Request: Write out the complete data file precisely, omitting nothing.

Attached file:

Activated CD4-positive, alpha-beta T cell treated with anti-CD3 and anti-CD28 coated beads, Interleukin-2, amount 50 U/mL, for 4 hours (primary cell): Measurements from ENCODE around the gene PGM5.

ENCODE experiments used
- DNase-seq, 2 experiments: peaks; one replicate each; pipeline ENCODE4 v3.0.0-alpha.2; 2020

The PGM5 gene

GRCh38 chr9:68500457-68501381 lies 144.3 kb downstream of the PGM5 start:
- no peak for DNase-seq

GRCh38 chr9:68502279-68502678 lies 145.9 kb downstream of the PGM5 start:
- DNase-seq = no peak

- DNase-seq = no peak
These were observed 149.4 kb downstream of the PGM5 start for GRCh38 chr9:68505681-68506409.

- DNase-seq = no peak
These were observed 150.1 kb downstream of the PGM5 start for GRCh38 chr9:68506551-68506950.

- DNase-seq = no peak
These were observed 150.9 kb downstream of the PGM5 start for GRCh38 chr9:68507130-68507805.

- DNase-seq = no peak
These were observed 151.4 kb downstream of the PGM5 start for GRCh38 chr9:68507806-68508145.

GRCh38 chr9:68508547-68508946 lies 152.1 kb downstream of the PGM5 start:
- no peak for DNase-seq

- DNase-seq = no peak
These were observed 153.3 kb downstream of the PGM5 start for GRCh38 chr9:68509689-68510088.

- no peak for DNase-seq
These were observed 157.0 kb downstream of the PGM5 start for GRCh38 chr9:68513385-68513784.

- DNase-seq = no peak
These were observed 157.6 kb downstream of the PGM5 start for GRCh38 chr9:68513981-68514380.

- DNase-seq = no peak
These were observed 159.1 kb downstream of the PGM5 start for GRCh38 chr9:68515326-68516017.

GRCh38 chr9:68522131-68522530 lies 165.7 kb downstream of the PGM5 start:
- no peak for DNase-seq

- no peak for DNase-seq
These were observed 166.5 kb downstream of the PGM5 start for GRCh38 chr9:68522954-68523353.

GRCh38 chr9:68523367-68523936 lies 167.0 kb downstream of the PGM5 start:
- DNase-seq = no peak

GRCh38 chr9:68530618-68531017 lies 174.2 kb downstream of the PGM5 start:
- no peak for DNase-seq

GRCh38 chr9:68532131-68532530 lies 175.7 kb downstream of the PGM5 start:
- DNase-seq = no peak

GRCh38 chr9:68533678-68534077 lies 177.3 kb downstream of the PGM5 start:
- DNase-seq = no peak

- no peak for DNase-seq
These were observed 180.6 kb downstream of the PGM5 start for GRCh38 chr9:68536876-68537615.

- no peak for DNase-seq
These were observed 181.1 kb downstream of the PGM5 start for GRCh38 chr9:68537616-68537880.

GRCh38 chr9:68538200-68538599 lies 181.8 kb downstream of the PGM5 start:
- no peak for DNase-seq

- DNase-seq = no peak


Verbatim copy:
Activated CD4-positive, alpha-beta T cell treated with anti-CD3 and anti-CD28 coated beads, Interleukin-2, amount 50 U/mL, for 4 hours (primary cell): Measurements from ENCODE around the gene PGM5.

ENCODE experiments used
- DNase-seq, 2 experiments: peaks; one replicate each; pipeline ENCODE4 v3.0.0-alpha.2; 2020

The PGM5 gene

GRCh38 chr9:68500457-68501381 lies 144.3 kb downstream of the PGM5 start:
- no peak for DNase-seq

GRCh38 chr9:68502279-68502678 lies 145.9 kb downstream of the PGM5 start:
- DNase-seq = no peak

- DNase-seq = no peak
These were observed 149.4 kb downstream of the PGM5 start for GRCh38 chr9:68505681-68506409.

- DNase-seq = no peak
These were observed 150.1 kb downstream of the PGM5 start for GRCh38 chr9:68506551-68506950.

- DNase-seq = no peak
These were observed 150.9 kb downstream of the PGM5 start for GRCh38 chr9:68507130-68507805.

- DNase-seq = no peak
These were observed 151.4 kb downstream of the PGM5 start for GRCh38 chr9:68507806-68508145.

GRCh38 chr9:68508547-68508946 lies 152.1 kb downstream of the PGM5 start:
- no peak for DNase-seq

- DNase-seq = no peak
These were observed 153.3 kb downstream of the PGM5 start for GRCh38 chr9:68509689-68510088.

- no peak for DNase-seq
These were observed 157.0 kb downstream of the PGM5 start for GRCh38 chr9:68513385-68513784.

- DNase-seq = no peak
These were observed 157.6 kb downstream of the PGM5 start for GRCh38 chr9:68513981-68514380.

- DNase-seq = no peak
These were observed 159.1 kb downstream of the PGM5 start for GRCh38 chr9:68515326-68516017.

GRCh38 chr9:68522131-68522530 lies 165.7 kb downstream of the PGM5 start:
- no peak for DNase-seq

- no peak for DNase-seq
These were observed 166.5 kb downstream of the PGM5 start for GRCh38 chr9:68522954-68523353.

GRCh38 chr9:68523367-68523936 lies 167.0 kb downstream of the PGM5 start:
- DNase-seq = no peak

GRCh38 chr9:68530618-68531017 lies 174.2 kb downstream of the PGM5 start:
- no peak for DNase-seq

GRCh38 chr9:68532131-68532530 lies 175.7 kb downstream of the PGM5 start:
- DNase-seq = no peak

GRCh38 chr9:68533678-68534077 lies 177.3 kb downstream of the PGM5 start:
- DNase-seq = no peak

- no peak for DNase-seq
These were observed 180.6 kb downstream of the PGM5 start for GRCh38 chr9:68536876-68537615.

- no peak for DNase-seq
These were observed 181.1 kb downstream of the PGM5 start for GRCh38 chr9:68537616-68537880.

GRCh38 chr9:68538200-68538599 lies 181.8 kb downstream of the PGM5 start:
- no peak for DNase-seq

- DNase-seq = no peak